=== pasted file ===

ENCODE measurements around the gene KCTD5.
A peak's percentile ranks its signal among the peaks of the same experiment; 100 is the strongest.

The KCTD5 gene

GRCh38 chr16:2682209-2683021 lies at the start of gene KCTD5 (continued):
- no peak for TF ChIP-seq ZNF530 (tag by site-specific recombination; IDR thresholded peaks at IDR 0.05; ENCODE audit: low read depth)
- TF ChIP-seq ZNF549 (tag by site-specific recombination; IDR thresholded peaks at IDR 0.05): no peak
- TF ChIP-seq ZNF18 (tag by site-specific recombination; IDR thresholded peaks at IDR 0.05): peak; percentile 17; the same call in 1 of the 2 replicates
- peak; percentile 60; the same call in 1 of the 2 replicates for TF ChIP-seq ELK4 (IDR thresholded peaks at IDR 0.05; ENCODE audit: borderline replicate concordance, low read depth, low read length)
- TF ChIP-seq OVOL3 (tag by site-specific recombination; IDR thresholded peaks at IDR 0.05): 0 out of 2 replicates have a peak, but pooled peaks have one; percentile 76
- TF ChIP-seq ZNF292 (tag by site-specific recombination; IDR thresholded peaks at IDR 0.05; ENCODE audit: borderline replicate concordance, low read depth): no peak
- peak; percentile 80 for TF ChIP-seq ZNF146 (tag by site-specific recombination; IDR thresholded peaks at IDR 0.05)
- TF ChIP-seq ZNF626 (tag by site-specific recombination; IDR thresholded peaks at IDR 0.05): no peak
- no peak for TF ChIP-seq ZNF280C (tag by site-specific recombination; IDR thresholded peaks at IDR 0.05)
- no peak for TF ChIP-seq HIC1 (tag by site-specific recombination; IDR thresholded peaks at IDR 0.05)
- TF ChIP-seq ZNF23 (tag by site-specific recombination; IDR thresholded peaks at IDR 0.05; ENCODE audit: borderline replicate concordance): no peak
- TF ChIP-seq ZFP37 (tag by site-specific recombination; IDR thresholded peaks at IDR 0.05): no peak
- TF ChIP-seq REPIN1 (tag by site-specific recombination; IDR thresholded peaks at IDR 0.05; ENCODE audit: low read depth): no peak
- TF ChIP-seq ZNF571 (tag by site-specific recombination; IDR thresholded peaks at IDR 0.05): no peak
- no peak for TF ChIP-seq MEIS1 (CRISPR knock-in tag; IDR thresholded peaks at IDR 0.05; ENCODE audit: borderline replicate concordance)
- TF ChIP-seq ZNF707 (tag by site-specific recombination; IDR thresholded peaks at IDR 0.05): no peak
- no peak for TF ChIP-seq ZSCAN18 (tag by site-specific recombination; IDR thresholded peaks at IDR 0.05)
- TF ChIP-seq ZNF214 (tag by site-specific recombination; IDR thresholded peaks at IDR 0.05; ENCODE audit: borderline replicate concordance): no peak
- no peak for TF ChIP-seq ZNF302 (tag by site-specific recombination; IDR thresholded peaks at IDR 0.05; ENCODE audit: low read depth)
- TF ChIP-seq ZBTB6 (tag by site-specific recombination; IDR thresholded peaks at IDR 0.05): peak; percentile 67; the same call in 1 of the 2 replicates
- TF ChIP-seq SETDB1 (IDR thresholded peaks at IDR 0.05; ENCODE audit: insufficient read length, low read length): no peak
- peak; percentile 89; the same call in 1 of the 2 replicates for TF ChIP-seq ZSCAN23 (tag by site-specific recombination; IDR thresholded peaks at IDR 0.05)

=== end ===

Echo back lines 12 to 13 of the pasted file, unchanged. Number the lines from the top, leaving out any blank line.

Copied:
- TF ChIP-seq ZNF626 (tag by site-specific recombination; IDR thresholded peaks at IDR 0.05): no peak
- no peak for TF ChIP-seq ZNF280C (tag by site-specific recombination; IDR thresholded peaks at IDR 0.05)